Monday, October 17, 2016

The Confederate Dirty War by Jane Singer

In The Confederate Dirty War, author Jane Singer reveals the history of Confederate efforts to terrorize, demoralize, and defeat the North by "unconventional means." The methods described in Singer's narrative include arson, chemical and biological warfare, and land and water mines. Singer describes how "bands of mobile operatives" and "a variety of nefarious characters" planned to carry out attacks on Northern soldiers and civilians.

Judah Benjamin
Singer begins her history by describing the conditions that led Confederate authorities to employ these "dirty" measures. She attributes the reaction to two Union actions: Lincoln's Emancipation Proclamation and Colonel Ulric Dahlgren's ill-fated raid to kill "the Rebel leader Davis and his traitorous crew." In response, Confederate President Jeff Davis empowered his Secretary of State Judah Benjamin with one million dollars to fund efforts to destroy the North. 

Francis Lieber

The author explains the background of the Lieber Code of April 24, 1863, also known as Instructions for the Government of Armies of the United States in the Field. President Abraham Lincoln signed General Order No. 100, or the Lieber Instructions, to provide instructions for how Union soldiers should conduct themselves in wartime. Confederate Secretary of War James A. Seldon called the code "a confused , unsorted, and undiscriminating compilation" that allowed military commanders to act justly or barbarously.

The opening chapters provide an excellent foundation to examine the various actions of the Confederacy. In chapter three, we learn about the Sons of Liberty's effort to release Confederate prisoners, create civil unrest, sabotage military and civilian targets, and assassinate public figures. Singer details the role that Felix G. Stidger played in exposing these plots and capturing the leaders.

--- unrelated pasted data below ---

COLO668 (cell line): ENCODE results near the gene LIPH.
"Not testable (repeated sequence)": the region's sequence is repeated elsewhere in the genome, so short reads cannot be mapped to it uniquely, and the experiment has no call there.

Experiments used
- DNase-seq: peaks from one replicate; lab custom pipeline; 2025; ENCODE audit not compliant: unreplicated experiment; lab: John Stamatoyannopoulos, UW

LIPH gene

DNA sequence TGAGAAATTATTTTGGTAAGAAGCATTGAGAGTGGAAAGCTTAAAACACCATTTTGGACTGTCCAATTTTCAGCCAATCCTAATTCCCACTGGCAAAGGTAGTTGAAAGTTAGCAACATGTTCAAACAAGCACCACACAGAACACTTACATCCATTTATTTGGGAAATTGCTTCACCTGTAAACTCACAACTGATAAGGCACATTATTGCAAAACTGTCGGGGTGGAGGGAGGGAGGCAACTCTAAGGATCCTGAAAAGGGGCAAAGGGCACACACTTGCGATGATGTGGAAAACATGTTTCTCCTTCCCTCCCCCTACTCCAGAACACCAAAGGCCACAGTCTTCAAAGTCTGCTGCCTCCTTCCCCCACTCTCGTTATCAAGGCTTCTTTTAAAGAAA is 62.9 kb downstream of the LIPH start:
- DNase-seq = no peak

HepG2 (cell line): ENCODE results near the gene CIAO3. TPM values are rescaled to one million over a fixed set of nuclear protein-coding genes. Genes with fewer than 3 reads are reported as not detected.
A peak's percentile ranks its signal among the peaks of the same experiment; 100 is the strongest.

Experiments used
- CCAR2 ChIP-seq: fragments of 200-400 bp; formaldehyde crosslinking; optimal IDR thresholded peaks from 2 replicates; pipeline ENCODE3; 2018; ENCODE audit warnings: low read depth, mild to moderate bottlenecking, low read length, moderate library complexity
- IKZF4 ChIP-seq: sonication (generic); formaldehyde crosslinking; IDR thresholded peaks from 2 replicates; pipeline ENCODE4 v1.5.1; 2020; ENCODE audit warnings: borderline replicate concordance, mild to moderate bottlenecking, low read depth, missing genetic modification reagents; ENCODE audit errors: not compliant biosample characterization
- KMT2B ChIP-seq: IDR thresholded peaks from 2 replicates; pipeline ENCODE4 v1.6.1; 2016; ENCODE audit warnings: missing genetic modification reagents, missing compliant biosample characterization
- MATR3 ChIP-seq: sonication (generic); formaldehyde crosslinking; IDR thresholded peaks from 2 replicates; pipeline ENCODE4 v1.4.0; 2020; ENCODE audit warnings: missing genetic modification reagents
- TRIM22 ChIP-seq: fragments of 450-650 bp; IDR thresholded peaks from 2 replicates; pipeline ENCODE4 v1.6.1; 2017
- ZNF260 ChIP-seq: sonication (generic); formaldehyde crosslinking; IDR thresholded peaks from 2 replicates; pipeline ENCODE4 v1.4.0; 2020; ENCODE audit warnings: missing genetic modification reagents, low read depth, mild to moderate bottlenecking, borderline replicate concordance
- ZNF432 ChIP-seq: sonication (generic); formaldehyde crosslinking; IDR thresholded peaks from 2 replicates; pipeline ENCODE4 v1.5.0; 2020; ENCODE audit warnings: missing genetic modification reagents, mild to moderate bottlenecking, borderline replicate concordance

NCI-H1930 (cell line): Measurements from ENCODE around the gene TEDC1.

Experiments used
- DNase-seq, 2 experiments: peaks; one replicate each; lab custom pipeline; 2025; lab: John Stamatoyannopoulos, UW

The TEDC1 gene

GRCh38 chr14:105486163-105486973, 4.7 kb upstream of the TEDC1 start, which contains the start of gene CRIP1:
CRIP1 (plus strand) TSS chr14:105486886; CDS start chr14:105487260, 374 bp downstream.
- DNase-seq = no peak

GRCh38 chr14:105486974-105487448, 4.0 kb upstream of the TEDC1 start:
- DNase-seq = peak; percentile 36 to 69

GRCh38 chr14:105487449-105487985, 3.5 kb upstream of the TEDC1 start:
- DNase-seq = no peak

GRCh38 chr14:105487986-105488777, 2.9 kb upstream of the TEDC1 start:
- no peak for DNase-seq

Singer explains the failed plot to burn New York City on November 25, 1864 using Greek Fire. The "Rebel incendiaries" set fires in numerous hotels and would have been more successful if they had opened windows to provide oxygen for their arson. 
Dr. Luke P. Blackburn
The author describes the role of Confederate spy rings headquartered in Canada in organizing chemical and biological attacks on Northern cities. We learn about Dr. Luke P. Blackburn plan to send clothing infected with small pox and yellow fever to Boston, Philadelphia, New York, and Washington. The formula for Greek fire was supposedly improved Richard S. McCulloh. Although President Davis approved McCulloh's weapon, it was never used.


Next to the assassination of President Lincoln, the boldest plot may have been the planned bombing of the White House. Thomas F. Harney and accomplices planned to detonate a bomb when Lincoln and his cabinet met on April 10, 1865. The bomb was to have planted under the joist of the first floor which would caused the first and second floors to collapse and the ultimate demolition of the building. 

Singer concludes her narrative by revealing what happened to the Confederate conspirators after the war. 

This is a well-written documentation of the nefarious plots and the men that planned them. 

Jane Singer is an independent Civil War scholar. Her articles have been featured in the Washington Post Magazine and the Washington Times. Her research has been cited in the Chicago Sun Times. She is a consulting historian with Engel Brothers Media in New York City. She lives in Venice, California.

The Confederate Dirty War is published by McFarland Publishers. Please see The Confederate Dirty War for more information and to purchase book.

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